Once upon a time a boy from a noble family fell in love with a girl from the gutter. It went as badly as you’d expect.
Seventeen years later, Susan Lazarus is a renowned detective, and Templeton Lane is a jewel thief. She’s tried to arrest him, and she’s tried to shoot him. They’ve never tried to talk.
Then Templeton is accused of a vicious double murder. Now there’s a manhunt out for him, the ports are watched, and even his best friends have turned their backs. If he can’t clear his name, he’ll hang.
There’s only one person in England who might help Templeton now…assuming she doesn’t want to kill him herself.
K.J. Charles proves – once again – that she’s at the top of her game with Gilded Cage (the sequel to her late-Victorian-jewel-thief-caper Any Old Diamonds), which combines an intriguing murder mystery with a superbly written and swoon-worthy second chance romance. It’s funny, it’s sexy, it’s poignant and it’s brilliantly observed, featuring wonderfully written, flawed characters who leap off the page, a villain worthy of all the boos and hisses and a high-stakes plot.
When jewel thief and one half of the Lilywhite Boys, Templeton Lane, encountered enquiry agent Susan Lazarus in Any Old Diamonds, it was clear there was a shared history between them – and that it wasn’t one that either of them remembered with fondness. In Gilded Cage, readers learn the truth of that history – a story of young love gone badly wrong – after Templeton is accused of a double murder and Susan is the only person he feels he can turn to for help.
Against the advice of his associate Jerry Crozier – whom Templeton believes has lost his nerve since he fell in love – Templeton decides to go alone to a house in Mortlake in order to steal a set of highly valuable opals. Things are going as planned until he enters the bedroom where the safe is located and discovers the house’s owner lying on the floor in a pool of blood. When a terrified servant wakes the rest of the house, Templeton gets out (not before grabbing the jewels though!), evading his pursuers by swimming across the Thames (risky in the cold and dark) and then makes his way to the East End shop belonging to their regular fence, Stan, where he finds Jerry waiting for him. Both are furious with Templeton for being so careless, not just of his personal safety, but of theirs, too, and tell him that he needs to get out of the country fast or face the hangman’s noose. Angry and hurt at what he sees as a betrayal – although he does grudgingly admit to having cocked up big time – and unable to leave England owing to an increased police presence at the ports, Templeton needs to clear his name, which is how he ends up seeking out Susan Lazarus and hoping she won’t turn him in herself before he’s had a chance to explain.
What follows is part second chance romance part murder mystery in which the two leads are finally able to talk about their shared past while also gaining a new appreciation for and understanding of each other and who they are now. Susan is a wonderful heroine. Fiercely intelligent, no-nonsense, perceptive and loyal with just a hint of vulnerability she keeps well hidden, she’s not thrilled about seeing the man who broke her heart seventeen years earlier, but also knows that whatever else he is, he’s not a murderer and agrees to help him prove his innocence by finding the true culprit. And although Templeton comes across as a bit of a git to start with – his temper-tantrum over what he sees as Jerry’s ‘defection’ and new-found happiness causes Templeton to make very poor decisions and behave like a petulant kid – he is gradually revealed to be a decent, thoughtful man, his obvious respect for Susan, his acceptance of her bisexuality, and his being prepared to follow her lead (both in the investigation and in their personal interactions) more than making up for his earlier poor judgment and selfishness.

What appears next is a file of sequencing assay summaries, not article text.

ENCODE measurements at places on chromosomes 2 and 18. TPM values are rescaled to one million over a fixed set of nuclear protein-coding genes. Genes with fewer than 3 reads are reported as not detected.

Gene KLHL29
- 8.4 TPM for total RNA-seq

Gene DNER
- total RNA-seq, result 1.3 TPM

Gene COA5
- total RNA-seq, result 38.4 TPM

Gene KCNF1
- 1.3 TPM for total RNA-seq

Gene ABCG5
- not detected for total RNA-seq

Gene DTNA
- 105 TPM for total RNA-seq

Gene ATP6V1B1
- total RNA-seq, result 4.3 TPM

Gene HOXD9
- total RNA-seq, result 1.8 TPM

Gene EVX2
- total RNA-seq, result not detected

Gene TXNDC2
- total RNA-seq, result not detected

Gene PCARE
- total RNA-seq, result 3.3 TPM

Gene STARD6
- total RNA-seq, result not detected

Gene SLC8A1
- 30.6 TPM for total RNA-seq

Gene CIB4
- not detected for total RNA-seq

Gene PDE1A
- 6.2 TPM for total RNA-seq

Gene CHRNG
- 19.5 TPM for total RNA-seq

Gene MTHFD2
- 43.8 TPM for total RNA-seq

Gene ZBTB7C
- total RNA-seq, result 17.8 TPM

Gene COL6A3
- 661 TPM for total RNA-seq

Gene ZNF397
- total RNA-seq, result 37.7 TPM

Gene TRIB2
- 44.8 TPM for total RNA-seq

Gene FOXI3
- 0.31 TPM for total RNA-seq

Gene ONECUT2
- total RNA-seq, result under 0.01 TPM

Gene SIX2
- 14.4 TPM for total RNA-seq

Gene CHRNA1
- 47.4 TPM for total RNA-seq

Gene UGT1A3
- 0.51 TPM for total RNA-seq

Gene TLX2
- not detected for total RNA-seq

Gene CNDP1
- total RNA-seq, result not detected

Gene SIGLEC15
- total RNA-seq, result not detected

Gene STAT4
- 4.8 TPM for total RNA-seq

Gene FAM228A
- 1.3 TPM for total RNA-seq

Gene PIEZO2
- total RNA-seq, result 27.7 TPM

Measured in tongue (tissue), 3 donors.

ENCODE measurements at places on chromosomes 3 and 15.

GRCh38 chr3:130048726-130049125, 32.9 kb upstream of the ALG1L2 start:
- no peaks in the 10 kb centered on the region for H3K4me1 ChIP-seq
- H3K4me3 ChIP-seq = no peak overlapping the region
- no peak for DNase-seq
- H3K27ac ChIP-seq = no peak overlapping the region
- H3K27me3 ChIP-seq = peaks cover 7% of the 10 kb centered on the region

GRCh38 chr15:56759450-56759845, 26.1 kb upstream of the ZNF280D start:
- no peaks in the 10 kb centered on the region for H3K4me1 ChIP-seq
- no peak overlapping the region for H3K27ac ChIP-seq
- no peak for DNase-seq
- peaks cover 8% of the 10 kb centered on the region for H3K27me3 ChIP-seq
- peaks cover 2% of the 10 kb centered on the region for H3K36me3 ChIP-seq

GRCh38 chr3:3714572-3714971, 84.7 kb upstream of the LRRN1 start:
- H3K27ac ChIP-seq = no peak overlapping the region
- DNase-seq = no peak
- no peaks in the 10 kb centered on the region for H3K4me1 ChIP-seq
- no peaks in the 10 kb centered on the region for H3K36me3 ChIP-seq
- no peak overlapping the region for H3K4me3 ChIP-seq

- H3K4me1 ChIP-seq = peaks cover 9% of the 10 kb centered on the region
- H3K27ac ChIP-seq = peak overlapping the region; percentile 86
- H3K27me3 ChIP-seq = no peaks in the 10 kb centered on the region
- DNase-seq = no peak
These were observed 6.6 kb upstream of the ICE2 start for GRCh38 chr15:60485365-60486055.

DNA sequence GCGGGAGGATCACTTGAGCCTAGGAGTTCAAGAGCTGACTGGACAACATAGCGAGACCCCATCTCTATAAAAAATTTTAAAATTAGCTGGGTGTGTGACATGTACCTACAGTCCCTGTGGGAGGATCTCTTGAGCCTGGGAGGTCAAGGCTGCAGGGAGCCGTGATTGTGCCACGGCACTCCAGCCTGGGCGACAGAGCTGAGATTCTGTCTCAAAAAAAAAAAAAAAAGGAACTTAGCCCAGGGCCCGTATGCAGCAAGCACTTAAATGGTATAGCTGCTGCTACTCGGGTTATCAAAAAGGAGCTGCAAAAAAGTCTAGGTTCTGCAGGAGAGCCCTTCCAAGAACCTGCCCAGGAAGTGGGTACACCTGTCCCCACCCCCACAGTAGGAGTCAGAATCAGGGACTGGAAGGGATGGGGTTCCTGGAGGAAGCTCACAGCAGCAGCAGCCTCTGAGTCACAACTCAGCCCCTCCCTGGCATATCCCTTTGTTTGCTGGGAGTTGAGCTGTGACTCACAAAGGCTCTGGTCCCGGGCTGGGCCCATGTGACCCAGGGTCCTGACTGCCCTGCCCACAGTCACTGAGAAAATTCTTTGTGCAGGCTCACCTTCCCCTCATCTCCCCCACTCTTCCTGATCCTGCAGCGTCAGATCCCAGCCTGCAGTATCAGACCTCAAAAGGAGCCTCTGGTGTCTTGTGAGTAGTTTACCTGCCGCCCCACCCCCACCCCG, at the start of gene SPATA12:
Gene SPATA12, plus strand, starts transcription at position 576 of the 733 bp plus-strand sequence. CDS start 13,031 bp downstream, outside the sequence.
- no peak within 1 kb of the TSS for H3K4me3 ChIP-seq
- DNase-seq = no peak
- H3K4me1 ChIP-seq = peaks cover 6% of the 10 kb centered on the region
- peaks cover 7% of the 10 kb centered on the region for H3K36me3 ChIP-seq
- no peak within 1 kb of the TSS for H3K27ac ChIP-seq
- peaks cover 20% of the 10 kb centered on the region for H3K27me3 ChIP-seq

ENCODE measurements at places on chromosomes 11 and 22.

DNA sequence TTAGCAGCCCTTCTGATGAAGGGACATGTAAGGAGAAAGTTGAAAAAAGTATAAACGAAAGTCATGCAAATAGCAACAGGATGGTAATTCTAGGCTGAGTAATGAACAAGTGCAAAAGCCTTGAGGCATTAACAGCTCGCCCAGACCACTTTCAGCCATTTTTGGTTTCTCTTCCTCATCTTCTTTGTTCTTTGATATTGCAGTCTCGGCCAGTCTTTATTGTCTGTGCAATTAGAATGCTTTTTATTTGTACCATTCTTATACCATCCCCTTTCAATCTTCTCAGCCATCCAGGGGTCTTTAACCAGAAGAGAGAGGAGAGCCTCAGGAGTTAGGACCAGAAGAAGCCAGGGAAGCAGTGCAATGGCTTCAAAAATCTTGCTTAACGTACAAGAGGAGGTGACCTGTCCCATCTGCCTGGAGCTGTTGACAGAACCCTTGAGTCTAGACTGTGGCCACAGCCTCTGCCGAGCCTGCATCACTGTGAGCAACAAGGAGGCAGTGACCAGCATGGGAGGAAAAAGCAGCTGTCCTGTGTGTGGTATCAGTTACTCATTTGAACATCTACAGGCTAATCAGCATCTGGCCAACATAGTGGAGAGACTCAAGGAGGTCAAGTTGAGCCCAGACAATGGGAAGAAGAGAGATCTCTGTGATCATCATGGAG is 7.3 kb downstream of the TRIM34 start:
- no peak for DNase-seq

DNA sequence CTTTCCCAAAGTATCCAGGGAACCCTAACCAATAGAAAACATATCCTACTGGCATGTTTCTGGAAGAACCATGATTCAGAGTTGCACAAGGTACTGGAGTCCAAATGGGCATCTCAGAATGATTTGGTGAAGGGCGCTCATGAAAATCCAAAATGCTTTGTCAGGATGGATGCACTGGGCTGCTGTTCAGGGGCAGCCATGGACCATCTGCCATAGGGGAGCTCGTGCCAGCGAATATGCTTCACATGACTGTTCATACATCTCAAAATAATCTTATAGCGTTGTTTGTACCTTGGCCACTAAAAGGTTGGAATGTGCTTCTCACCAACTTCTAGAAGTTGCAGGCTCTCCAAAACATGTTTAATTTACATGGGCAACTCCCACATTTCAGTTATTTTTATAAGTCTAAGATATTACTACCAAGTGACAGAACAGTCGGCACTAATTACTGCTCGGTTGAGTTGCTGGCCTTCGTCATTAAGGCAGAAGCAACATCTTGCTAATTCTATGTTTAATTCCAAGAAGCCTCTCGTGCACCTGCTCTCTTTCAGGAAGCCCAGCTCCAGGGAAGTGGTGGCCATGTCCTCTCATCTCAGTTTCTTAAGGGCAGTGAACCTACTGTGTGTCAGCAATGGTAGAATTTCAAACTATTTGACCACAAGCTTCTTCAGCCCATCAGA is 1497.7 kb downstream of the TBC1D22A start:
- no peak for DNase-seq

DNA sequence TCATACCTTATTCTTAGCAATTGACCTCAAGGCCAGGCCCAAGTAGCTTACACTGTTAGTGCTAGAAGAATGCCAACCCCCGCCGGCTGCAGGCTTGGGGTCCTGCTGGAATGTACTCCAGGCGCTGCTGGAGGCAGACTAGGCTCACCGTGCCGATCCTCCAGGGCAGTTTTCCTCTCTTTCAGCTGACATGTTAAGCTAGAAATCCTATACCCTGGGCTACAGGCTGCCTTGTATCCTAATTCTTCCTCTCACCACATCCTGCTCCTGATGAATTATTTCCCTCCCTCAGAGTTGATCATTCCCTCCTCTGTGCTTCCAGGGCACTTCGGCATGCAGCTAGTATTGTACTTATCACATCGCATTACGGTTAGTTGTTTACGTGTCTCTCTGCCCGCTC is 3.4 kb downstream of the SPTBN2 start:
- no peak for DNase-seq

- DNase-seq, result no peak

Their relationship is superbly done, the chemistry sizzles and I loved watching them talk through the issues that lie between them and find their way back to each other. The dialogue – laced with wit and very astute social observation – sparkles, and the plot very cleverly weaves together the threads of past and present to create an immensely satisfying three-dimensional story that has fun poking fun at and playing around with genre tropes.
As is always the case with this author, the writing is superb, the characters are fully-rounded, flawed individuals, and the whole novel is permeated by a wonderful sense of time and place. Most impressive of all is Susan, a woman who faces the same challenges and restrictions faced by all women at the time (late 19th century) with regard to personal freedom and independence, but who is nonetheless forging her own path as best she can, and the HEA is both original and perfectly in character as well as being thoroughly satisfying. My one criticism of the story is that because most of the investigation takes place off-page, the sense of urgency – Templeton stands to hang if found guilty, after all – isn’t quite as strong as it should have been.
Although the book works perfectly well as a standalone, there are some lovely shout-outs to both the Sins of the Cities and the Society of Gentlemen; Templeton Lane is really James Vane, whose Great Uncle was Richard Vane – the mention of the slender, elderly man who taught Templeton the art of silent footsteps was just lovely! – and we get a little peek into the home life of Susan’s ‘guvnors’, Nathaniel Roy and Justin Lazarus, who is clearly as much of a shifty bastard as he ever was.
Gilded Cage is a fantastic read and one no fan of historical romance should miss. K.J. Charles is one of the very few writers in the genre who really understands it, and given the current deplorable state of HR in general, a true gem like this is not to be missed.